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Healthy Communities

Lack of access to proper nutrition is one reason why many children are not eating the recommended levels of fruits, vegetables and whole grains.

More than 23 million Americans, including 6.5 million children, live in low-income urban and rural neighborhoods that are more than a mile away from a supermarket. These communities, where access to affordable, quality, and nutritious foods is limited, are known as "food deserts."

Hunger among our children is even more widespread. A recent U.S. Department of Agricluture report showed that in 2008, an estimated 49.1 million people, including 16.7 million children, lived in households that experienced food insecurity multiple times throughout the year. Too often, these same school age children are not eating the recommended level of fruits, vegetables, whole grains and low-fat dairy products. Let’s Move! is committed to helping ensure that all families have access to healthy, affordable food in their communities.

Get started by initiating a conversation about childhood obesity in your community. Bring together everyone who has a role –parents, city offices, faith-based and community-based organizations, schools, parks and recreation departments, businesses, childcare facilities and hospitals. Then, work together to make neighborhoods healthier by creating opportunities for physical activity and access to healthy, affordable food.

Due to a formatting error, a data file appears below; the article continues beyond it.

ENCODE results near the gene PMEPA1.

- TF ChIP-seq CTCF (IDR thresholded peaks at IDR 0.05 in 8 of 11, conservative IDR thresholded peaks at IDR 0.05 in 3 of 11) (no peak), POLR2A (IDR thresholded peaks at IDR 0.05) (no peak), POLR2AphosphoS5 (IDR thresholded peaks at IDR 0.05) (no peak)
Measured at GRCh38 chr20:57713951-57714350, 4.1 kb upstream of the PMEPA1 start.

With the conversation started, take the next step and become a Let’s Move! City or Town. Every city and every town is different, and each requires a distinct approach to this issue. Let’s Move Cities and Towns emphasizes the unique ability of communities to solve the challenge locally, aided by the crucial leadership of mayors and elected officials to provoke action.

Healthy Food Financing Initiative

The Healthy Food Financing Initiative, launched by the Obama administration, is a partnership between the U.S. Departments of Treasury, Agriculture and Health and Human Services to provide financing for developing and equipping grocery stores, small retailers, corner stores, and farmers markets selling healthy food in underserved areas.

Lack of access contributes to poor diet and can lead to higher levels of obesity and other diet-related diseases, such as diabetes and heart disease. But, this is a solvable problem. And that is why the Healthy Food Financing Initiative provides financing tools for healthy food retailers in the form of tax credits, grants, or low-cost loans and technical assistance. In addition, this initiative serves the dual purpose of not only facilitating access to healthy food options, but also providing employment and business development opportunities in low-income communities.

Farmers' markets are another innovative yet simple approach in solving healthy food access issues in many of our communities. Many markets now participate in the WIC, Supplemental Nutrition Assistance Program, Double Dollar, and senior benefits program so that fresh produce is not out of reach for those with limited or fixed incomes.

Through these initiatives and private sector engagement, the Administration is working to eliminate food deserts across the country within seven years.